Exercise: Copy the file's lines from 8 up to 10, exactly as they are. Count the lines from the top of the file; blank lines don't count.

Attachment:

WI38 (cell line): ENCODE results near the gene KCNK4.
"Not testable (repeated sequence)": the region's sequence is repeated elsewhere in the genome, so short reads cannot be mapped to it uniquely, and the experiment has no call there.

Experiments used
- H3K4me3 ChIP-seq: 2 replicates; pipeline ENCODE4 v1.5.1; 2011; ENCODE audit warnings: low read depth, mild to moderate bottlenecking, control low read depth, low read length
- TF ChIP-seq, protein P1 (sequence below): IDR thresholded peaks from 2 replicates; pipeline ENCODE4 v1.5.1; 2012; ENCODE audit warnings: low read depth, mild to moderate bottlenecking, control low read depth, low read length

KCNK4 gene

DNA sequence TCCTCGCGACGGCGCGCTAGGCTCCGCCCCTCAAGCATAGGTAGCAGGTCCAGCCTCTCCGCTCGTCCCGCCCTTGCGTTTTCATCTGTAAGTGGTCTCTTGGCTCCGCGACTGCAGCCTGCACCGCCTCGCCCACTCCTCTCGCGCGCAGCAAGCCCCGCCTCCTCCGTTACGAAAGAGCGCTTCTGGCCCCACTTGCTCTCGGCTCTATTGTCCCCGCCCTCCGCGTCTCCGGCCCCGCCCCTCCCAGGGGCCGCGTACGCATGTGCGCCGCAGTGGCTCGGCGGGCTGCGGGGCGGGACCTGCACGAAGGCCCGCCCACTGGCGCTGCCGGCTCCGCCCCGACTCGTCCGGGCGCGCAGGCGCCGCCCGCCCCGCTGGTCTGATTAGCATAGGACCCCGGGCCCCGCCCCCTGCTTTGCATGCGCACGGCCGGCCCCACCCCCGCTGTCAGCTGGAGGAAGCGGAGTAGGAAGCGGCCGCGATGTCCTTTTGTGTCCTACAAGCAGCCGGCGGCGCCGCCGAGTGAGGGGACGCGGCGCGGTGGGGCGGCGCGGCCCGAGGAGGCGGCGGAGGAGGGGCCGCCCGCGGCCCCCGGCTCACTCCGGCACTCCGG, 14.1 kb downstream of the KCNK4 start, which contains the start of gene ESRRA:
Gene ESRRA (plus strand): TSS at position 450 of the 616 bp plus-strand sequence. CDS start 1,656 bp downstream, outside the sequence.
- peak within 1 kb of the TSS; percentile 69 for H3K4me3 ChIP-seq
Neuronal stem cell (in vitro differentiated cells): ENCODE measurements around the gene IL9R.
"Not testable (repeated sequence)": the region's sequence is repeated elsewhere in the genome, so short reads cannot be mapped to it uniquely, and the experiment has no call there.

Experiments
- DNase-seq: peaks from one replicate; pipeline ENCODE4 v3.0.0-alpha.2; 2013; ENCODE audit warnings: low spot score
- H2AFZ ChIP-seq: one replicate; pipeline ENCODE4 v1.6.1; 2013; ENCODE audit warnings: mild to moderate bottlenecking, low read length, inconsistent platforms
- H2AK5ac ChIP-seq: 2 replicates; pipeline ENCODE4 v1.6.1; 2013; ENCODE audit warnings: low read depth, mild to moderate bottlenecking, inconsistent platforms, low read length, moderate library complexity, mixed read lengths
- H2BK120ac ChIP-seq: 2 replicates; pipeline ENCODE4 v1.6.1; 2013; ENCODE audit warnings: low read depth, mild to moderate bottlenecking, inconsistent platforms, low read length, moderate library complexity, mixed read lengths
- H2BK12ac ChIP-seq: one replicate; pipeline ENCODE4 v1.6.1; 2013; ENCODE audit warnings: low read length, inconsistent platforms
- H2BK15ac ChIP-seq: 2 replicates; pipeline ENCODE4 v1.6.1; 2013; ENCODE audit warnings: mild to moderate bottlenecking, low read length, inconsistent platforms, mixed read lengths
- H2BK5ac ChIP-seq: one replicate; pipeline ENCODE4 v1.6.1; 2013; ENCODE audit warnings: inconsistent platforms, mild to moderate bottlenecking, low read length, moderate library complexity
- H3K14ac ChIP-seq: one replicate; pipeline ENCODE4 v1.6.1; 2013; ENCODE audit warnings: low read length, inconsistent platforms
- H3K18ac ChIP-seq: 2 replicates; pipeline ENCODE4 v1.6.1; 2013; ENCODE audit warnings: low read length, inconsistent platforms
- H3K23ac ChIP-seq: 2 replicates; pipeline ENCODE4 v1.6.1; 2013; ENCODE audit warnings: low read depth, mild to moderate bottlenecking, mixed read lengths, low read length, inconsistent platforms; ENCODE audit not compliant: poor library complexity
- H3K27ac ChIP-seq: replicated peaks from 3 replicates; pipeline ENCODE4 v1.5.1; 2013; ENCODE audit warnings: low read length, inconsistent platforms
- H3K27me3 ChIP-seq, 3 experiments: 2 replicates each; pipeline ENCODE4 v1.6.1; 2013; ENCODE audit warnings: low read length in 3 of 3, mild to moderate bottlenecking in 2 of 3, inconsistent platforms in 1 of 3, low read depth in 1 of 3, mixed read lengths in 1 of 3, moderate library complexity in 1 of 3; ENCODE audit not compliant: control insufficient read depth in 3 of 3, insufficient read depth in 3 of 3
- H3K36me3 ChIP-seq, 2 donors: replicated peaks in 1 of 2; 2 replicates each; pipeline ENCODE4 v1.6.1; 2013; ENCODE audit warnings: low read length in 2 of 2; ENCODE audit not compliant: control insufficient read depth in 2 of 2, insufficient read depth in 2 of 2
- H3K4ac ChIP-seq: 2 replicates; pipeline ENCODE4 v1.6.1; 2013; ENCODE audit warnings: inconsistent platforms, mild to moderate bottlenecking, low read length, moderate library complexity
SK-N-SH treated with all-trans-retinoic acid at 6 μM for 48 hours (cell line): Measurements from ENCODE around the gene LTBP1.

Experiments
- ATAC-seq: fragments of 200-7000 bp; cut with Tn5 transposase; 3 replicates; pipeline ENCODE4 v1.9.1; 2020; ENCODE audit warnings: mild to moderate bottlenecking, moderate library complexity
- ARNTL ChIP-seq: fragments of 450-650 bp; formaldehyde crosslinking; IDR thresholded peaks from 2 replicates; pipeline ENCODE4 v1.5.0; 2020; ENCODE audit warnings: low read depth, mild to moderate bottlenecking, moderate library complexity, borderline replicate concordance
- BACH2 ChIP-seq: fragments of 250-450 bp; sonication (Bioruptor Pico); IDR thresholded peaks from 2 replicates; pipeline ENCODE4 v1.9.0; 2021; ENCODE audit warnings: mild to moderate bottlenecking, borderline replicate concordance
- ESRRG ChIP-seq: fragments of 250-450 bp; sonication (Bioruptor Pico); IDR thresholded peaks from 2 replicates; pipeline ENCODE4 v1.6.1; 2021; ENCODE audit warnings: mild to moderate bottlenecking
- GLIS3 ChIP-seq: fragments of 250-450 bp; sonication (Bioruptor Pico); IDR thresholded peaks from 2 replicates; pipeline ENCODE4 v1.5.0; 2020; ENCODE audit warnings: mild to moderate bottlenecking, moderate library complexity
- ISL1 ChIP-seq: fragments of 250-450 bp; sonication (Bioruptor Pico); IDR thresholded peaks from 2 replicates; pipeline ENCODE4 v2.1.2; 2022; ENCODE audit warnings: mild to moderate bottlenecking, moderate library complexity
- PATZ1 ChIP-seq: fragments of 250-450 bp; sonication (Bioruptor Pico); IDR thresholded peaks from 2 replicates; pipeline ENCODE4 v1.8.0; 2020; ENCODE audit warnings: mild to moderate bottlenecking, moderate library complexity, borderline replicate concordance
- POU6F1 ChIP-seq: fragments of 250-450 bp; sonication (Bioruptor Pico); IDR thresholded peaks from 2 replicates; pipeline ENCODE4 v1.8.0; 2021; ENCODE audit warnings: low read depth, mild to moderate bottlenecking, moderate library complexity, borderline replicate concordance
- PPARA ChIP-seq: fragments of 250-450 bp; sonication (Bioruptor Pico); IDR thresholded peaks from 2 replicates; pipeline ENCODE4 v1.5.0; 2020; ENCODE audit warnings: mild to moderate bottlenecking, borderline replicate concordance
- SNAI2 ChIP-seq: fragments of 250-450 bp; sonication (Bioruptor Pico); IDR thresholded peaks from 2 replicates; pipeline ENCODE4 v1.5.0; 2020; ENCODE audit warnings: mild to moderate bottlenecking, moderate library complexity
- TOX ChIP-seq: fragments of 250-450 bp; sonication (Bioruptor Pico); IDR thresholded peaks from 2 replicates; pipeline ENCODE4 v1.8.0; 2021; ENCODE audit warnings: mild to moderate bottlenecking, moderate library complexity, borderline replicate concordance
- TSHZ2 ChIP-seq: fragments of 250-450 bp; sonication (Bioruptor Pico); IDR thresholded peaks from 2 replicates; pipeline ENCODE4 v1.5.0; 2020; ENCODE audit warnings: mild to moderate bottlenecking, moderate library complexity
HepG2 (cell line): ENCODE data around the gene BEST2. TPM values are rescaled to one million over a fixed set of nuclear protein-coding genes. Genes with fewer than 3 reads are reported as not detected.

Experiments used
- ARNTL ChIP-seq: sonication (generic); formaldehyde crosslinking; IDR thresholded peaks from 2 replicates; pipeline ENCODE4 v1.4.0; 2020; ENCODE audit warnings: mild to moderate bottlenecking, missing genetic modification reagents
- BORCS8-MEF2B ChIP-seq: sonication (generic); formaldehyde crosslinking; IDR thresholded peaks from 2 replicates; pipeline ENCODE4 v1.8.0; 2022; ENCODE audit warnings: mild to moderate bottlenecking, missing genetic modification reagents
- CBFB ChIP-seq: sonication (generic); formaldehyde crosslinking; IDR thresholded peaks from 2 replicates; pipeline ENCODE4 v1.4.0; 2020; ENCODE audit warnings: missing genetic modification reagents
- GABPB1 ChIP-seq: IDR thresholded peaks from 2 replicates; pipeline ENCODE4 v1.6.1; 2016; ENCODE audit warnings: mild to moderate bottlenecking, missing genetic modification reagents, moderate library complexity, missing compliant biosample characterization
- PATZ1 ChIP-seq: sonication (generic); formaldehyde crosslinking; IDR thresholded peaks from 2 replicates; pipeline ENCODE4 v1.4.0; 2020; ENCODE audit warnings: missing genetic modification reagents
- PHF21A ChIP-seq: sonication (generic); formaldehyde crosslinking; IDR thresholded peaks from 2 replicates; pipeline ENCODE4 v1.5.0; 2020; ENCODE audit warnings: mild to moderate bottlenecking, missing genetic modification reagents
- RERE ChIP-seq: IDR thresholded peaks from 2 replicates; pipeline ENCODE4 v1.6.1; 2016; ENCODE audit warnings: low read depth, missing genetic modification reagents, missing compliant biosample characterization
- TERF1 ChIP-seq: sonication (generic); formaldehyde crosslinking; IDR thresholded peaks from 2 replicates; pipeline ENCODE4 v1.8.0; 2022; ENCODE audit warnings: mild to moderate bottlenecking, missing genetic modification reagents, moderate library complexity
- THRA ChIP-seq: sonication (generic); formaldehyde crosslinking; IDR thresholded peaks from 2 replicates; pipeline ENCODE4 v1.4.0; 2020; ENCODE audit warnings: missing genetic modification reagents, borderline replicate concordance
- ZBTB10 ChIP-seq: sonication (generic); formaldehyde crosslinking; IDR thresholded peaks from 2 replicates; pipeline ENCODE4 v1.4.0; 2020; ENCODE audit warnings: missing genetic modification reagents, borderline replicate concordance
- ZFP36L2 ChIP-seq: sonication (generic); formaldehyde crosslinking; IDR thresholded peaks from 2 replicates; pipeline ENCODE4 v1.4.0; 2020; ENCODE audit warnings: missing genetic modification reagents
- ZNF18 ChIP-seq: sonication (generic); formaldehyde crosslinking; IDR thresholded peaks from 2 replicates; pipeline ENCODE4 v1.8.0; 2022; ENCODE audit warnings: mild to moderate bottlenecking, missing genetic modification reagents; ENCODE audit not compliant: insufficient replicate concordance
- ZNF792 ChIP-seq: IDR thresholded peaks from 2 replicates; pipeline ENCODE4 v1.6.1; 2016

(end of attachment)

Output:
Gene ESRRA (plus strand): TSS at position 450 of the 616 bp plus-strand sequence. CDS start 1,656 bp downstream, outside the sequence.
- peak within 1 kb of the TSS; percentile 69 for H3K4me3 ChIP-seq
Neuronal stem cell (in vitro differentiated cells): ENCODE measurements around the gene IL9R.